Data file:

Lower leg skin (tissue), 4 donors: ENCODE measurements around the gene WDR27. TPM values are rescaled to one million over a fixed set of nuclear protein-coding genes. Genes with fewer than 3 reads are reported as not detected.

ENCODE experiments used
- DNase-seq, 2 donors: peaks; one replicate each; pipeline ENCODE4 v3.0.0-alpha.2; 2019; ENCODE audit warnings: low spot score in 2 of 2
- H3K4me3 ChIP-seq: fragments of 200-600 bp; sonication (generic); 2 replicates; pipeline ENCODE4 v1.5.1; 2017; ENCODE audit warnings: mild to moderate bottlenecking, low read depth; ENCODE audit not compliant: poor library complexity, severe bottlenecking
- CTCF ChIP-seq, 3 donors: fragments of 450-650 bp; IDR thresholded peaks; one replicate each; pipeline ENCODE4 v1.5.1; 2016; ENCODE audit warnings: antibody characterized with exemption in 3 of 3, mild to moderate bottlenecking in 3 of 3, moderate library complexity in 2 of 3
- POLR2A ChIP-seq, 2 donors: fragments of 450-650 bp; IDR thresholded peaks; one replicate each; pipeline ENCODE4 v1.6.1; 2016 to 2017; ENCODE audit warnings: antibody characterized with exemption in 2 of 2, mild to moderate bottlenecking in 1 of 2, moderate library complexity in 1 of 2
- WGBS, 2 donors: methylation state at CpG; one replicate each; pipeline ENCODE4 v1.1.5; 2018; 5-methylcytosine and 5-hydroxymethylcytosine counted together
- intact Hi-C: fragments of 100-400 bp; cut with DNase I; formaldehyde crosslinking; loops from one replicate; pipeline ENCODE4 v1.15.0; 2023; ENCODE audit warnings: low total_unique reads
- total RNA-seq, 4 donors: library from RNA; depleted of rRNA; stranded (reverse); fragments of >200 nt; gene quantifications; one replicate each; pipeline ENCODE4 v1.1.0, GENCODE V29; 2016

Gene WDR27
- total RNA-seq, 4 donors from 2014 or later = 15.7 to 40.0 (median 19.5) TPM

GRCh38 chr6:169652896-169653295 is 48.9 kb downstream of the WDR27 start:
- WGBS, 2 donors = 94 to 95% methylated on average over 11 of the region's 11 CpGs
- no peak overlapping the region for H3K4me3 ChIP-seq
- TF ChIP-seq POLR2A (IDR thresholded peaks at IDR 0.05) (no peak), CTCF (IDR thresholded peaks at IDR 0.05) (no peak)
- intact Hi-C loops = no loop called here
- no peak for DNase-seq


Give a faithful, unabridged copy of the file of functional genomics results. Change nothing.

Lower leg skin (tissue), 4 donors: ENCODE measurements around the gene WDR27. TPM values are rescaled to one million over a fixed set of nuclear protein-coding genes. Genes with fewer than 3 reads are reported as not detected.

ENCODE experiments used
- DNase-seq, 2 donors: peaks; one replicate each; pipeline ENCODE4 v3.0.0-alpha.2; 2019; ENCODE audit warnings: low spot score in 2 of 2
- H3K4me3 ChIP-seq: fragments of 200-600 bp; sonication (generic); 2 replicates; pipeline ENCODE4 v1.5.1; 2017; ENCODE audit warnings: mild to moderate bottlenecking, low read depth; ENCODE audit not compliant: poor library complexity, severe bottlenecking
- CTCF ChIP-seq, 3 donors: fragments of 450-650 bp; IDR thresholded peaks; one replicate each; pipeline ENCODE4 v1.5.1; 2016; ENCODE audit warnings: antibody characterized with exemption in 3 of 3, mild to moderate bottlenecking in 3 of 3, moderate library complexity in 2 of 3
- POLR2A ChIP-seq, 2 donors: fragments of 450-650 bp; IDR thresholded peaks; one replicate each; pipeline ENCODE4 v1.6.1; 2016 to 2017; ENCODE audit warnings: antibody characterized with exemption in 2 of 2, mild to moderate bottlenecking in 1 of 2, moderate library complexity in 1 of 2
- WGBS, 2 donors: methylation state at CpG; one replicate each; pipeline ENCODE4 v1.1.5; 2018; 5-methylcytosine and 5-hydroxymethylcytosine counted together
- intact Hi-C: fragments of 100-400 bp; cut with DNase I; formaldehyde crosslinking; loops from one replicate; pipeline ENCODE4 v1.15.0; 2023; ENCODE audit warnings: low total_unique reads
- total RNA-seq, 4 donors: library from RNA; depleted of rRNA; stranded (reverse); fragments of >200 nt; gene quantifications; one replicate each; pipeline ENCODE4 v1.1.0, GENCODE V29; 2016

Gene WDR27
- total RNA-seq, 4 donors from 2014 or later = 15.7 to 40.0 (median 19.5) TPM

GRCh38 chr6:169652896-169653295 is 48.9 kb downstream of the WDR27 start:
- WGBS, 2 donors = 94 to 95% methylated on average over 11 of the region's 11 CpGs
- no peak overlapping the region for H3K4me3 ChIP-seq
- TF ChIP-seq POLR2A (IDR thresholded peaks at IDR 0.05) (no peak), CTCF (IDR thresholded peaks at IDR 0.05) (no peak)
- intact Hi-C loops = no loop called here
- no peak for DNase-seq